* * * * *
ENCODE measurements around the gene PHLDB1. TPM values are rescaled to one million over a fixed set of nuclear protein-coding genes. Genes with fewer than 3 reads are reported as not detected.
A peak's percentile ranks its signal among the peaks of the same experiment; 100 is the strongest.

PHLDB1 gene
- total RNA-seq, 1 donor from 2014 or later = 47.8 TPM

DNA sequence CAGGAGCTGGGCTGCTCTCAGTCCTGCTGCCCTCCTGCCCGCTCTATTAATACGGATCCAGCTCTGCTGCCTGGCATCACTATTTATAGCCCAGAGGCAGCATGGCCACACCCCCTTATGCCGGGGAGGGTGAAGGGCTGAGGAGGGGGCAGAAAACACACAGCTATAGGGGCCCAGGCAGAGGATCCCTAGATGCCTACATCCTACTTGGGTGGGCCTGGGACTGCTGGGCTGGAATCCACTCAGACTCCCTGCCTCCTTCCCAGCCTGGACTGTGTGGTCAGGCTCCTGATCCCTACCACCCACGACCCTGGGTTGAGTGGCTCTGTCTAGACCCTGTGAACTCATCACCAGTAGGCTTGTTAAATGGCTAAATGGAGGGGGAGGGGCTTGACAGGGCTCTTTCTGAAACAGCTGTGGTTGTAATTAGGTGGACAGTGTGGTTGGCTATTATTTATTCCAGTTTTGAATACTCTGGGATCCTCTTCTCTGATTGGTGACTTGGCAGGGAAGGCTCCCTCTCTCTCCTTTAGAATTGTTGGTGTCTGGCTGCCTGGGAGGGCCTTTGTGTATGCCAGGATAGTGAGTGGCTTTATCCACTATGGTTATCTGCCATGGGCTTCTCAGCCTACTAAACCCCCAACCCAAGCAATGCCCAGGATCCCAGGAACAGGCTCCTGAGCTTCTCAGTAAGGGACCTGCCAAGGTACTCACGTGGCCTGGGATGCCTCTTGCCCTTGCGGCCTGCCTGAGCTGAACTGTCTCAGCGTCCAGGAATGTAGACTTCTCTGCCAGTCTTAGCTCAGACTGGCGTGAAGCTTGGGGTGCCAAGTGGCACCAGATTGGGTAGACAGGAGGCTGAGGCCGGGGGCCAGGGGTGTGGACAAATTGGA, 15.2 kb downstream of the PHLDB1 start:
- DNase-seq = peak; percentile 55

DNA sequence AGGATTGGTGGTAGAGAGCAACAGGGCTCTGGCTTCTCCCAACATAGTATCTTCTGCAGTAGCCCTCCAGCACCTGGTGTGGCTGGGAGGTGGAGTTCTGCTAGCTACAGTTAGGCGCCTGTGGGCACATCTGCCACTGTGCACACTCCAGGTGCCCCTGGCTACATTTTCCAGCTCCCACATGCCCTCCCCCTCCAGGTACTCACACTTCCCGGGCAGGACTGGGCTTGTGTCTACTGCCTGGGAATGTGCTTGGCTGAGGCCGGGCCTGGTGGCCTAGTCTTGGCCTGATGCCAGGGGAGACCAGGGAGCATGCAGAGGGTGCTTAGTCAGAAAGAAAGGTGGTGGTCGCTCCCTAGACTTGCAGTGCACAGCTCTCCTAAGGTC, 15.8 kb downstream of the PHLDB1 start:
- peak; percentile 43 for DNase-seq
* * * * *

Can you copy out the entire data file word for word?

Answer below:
ENCODE measurements around the gene PHLDB1. TPM values are rescaled to one million over a fixed set of nuclear protein-coding genes. Genes with fewer than 3 reads are reported as not detected.
A peak's percentile ranks its signal among the peaks of the same experiment; 100 is the strongest.

PHLDB1 gene
- total RNA-seq, 1 donor from 2014 or later = 47.8 TPM

DNA sequence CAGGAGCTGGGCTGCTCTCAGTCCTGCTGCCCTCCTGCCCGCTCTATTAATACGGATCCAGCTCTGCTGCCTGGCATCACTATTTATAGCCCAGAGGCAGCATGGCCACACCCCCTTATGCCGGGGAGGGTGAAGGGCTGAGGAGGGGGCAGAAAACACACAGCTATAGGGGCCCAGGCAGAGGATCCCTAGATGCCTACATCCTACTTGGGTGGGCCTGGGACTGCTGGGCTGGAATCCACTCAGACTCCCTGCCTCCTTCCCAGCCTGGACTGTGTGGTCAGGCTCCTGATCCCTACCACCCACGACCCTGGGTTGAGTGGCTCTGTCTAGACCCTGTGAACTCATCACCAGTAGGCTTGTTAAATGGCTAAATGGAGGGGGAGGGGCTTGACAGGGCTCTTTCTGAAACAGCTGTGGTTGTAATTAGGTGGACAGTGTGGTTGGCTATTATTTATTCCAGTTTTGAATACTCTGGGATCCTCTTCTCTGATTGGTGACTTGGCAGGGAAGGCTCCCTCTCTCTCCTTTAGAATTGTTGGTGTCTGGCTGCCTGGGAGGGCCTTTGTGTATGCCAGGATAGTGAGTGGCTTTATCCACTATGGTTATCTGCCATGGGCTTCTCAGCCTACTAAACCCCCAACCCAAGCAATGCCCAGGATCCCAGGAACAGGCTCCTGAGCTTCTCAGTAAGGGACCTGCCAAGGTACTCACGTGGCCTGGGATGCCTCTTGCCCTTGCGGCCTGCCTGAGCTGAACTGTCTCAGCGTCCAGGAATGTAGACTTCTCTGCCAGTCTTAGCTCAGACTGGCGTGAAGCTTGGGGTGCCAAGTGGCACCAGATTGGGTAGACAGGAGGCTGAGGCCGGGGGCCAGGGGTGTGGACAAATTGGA, 15.2 kb downstream of the PHLDB1 start:
- DNase-seq = peak; percentile 55

DNA sequence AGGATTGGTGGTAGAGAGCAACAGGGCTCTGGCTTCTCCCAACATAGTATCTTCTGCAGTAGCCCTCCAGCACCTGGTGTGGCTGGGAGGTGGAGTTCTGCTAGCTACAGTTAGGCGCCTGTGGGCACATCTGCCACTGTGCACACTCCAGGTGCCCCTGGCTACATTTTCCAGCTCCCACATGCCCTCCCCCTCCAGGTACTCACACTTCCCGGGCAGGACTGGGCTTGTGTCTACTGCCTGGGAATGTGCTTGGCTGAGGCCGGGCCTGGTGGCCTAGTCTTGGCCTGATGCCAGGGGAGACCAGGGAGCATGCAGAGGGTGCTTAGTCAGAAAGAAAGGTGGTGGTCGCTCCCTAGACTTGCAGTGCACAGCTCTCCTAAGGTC, 15.8 kb downstream of the PHLDB1 start:
- peak; percentile 43 for DNase-seq